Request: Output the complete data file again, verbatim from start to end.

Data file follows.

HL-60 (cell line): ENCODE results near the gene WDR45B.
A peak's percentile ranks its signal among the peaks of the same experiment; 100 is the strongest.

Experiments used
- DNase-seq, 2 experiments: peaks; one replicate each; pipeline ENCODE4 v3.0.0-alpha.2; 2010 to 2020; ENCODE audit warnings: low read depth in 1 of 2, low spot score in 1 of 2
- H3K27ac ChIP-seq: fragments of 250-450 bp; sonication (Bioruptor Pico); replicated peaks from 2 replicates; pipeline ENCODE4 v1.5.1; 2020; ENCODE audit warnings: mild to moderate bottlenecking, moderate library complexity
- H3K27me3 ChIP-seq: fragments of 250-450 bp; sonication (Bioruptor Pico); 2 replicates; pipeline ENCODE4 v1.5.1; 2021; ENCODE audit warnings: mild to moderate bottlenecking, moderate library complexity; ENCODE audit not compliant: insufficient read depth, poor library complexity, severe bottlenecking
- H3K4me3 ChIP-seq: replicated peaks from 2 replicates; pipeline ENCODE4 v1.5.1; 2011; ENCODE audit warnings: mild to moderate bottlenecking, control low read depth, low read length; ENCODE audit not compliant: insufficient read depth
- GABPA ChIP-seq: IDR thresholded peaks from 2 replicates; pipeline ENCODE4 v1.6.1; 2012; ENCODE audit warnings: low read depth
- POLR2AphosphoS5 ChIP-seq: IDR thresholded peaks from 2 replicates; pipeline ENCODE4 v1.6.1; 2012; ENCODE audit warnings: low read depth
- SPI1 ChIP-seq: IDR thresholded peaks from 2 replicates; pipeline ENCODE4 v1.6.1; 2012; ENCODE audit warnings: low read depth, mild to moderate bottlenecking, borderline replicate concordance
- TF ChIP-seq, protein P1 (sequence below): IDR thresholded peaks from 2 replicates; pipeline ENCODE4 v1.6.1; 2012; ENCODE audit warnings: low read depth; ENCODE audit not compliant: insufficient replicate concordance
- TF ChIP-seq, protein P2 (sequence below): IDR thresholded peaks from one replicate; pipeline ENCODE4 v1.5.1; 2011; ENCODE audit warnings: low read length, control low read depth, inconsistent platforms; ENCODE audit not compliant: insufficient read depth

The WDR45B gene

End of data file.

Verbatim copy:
HL-60 (cell line): ENCODE results near the gene WDR45B.
A peak's percentile ranks its signal among the peaks of the same experiment; 100 is the strongest.

Experiments used
- DNase-seq, 2 experiments: peaks; one replicate each; pipeline ENCODE4 v3.0.0-alpha.2; 2010 to 2020; ENCODE audit warnings: low read depth in 1 of 2, low spot score in 1 of 2
- H3K27ac ChIP-seq: fragments of 250-450 bp; sonication (Bioruptor Pico); replicated peaks from 2 replicates; pipeline ENCODE4 v1.5.1; 2020; ENCODE audit warnings: mild to moderate bottlenecking, moderate library complexity
- H3K27me3 ChIP-seq: fragments of 250-450 bp; sonication (Bioruptor Pico); 2 replicates; pipeline ENCODE4 v1.5.1; 2021; ENCODE audit warnings: mild to moderate bottlenecking, moderate library complexity; ENCODE audit not compliant: insufficient read depth, poor library complexity, severe bottlenecking
- H3K4me3 ChIP-seq: replicated peaks from 2 replicates; pipeline ENCODE4 v1.5.1; 2011; ENCODE audit warnings: mild to moderate bottlenecking, control low read depth, low read length; ENCODE audit not compliant: insufficient read depth
- GABPA ChIP-seq: IDR thresholded peaks from 2 replicates; pipeline ENCODE4 v1.6.1; 2012; ENCODE audit warnings: low read depth
- POLR2AphosphoS5 ChIP-seq: IDR thresholded peaks from 2 replicates; pipeline ENCODE4 v1.6.1; 2012; ENCODE audit warnings: low read depth
- SPI1 ChIP-seq: IDR thresholded peaks from 2 replicates; pipeline ENCODE4 v1.6.1; 2012; ENCODE audit warnings: low read depth, mild to moderate bottlenecking, borderline replicate concordance
- TF ChIP-seq, protein P1 (sequence below): IDR thresholded peaks from 2 replicates; pipeline ENCODE4 v1.6.1; 2012; ENCODE audit warnings: low read depth; ENCODE audit not compliant: insufficient replicate concordance
- TF ChIP-seq, protein P2 (sequence below): IDR thresholded peaks from one replicate; pipeline ENCODE4 v1.5.1; 2011; ENCODE audit warnings: low read length, control low read depth, inconsistent platforms; ENCODE audit not compliant: insufficient read depth

The WDR45B gene